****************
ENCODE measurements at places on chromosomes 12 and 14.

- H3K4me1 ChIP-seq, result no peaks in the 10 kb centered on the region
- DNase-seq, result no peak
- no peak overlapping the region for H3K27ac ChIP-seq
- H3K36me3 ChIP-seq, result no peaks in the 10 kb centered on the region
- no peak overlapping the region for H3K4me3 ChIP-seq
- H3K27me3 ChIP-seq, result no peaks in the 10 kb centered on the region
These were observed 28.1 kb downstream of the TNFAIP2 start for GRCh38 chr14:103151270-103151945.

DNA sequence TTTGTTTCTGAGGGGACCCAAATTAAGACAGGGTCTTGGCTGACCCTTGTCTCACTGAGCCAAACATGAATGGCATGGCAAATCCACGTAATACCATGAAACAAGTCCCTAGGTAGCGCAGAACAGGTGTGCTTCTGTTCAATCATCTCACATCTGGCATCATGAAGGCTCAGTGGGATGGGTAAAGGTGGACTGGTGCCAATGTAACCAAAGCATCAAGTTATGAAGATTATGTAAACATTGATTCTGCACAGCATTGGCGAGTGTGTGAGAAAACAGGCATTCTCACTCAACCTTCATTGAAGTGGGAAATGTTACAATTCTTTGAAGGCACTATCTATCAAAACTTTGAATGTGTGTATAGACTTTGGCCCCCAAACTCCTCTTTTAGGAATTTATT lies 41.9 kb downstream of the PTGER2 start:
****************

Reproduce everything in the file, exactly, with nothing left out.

ENCODE measurements at places on chromosomes 12 and 14.

- H3K4me1 ChIP-seq, result no peaks in the 10 kb centered on the region
- DNase-seq, result no peak
- no peak overlapping the region for H3K27ac ChIP-seq
- H3K36me3 ChIP-seq, result no peaks in the 10 kb centered on the region
- no peak overlapping the region for H3K4me3 ChIP-seq
- H3K27me3 ChIP-seq, result no peaks in the 10 kb centered on the region
These were observed 28.1 kb downstream of the TNFAIP2 start for GRCh38 chr14:103151270-103151945.

DNA sequence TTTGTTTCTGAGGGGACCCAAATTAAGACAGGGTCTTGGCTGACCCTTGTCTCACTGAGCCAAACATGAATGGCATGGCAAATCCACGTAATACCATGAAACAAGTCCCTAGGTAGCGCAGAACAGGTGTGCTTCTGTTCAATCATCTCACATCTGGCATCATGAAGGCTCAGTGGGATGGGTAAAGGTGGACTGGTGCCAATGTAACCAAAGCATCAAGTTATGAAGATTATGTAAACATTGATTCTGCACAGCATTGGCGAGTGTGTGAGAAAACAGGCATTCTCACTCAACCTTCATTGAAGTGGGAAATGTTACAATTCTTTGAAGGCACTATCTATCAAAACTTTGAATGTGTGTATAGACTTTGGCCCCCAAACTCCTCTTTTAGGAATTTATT lies 41.9 kb downstream of the PTGER2 start: